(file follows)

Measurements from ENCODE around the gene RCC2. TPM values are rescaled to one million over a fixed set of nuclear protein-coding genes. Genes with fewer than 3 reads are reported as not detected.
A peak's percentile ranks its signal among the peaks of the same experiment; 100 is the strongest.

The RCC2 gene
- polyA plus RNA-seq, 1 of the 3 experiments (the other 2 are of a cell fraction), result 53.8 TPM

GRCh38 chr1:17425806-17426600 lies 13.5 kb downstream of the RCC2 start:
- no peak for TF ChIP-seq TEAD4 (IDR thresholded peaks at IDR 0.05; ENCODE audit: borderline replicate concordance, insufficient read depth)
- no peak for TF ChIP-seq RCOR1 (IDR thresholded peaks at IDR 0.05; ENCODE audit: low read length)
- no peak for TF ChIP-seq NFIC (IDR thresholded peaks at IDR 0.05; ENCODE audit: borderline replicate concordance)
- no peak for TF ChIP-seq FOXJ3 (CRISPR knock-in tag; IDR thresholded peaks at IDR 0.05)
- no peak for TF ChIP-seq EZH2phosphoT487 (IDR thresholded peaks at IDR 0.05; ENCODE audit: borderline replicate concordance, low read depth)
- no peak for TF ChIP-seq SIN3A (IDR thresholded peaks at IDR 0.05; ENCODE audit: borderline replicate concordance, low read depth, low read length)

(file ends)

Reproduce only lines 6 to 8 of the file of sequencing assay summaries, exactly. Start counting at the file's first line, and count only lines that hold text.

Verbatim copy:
- no peak for TF ChIP-seq TEAD4 (IDR thresholded peaks at IDR 0.05; ENCODE audit: borderline replicate concordance, insufficient read depth)
- no peak for TF ChIP-seq RCOR1 (IDR thresholded peaks at IDR 0.05; ENCODE audit: low read length)
- no peak for TF ChIP-seq NFIC (IDR thresholded peaks at IDR 0.05; ENCODE audit: borderline replicate concordance)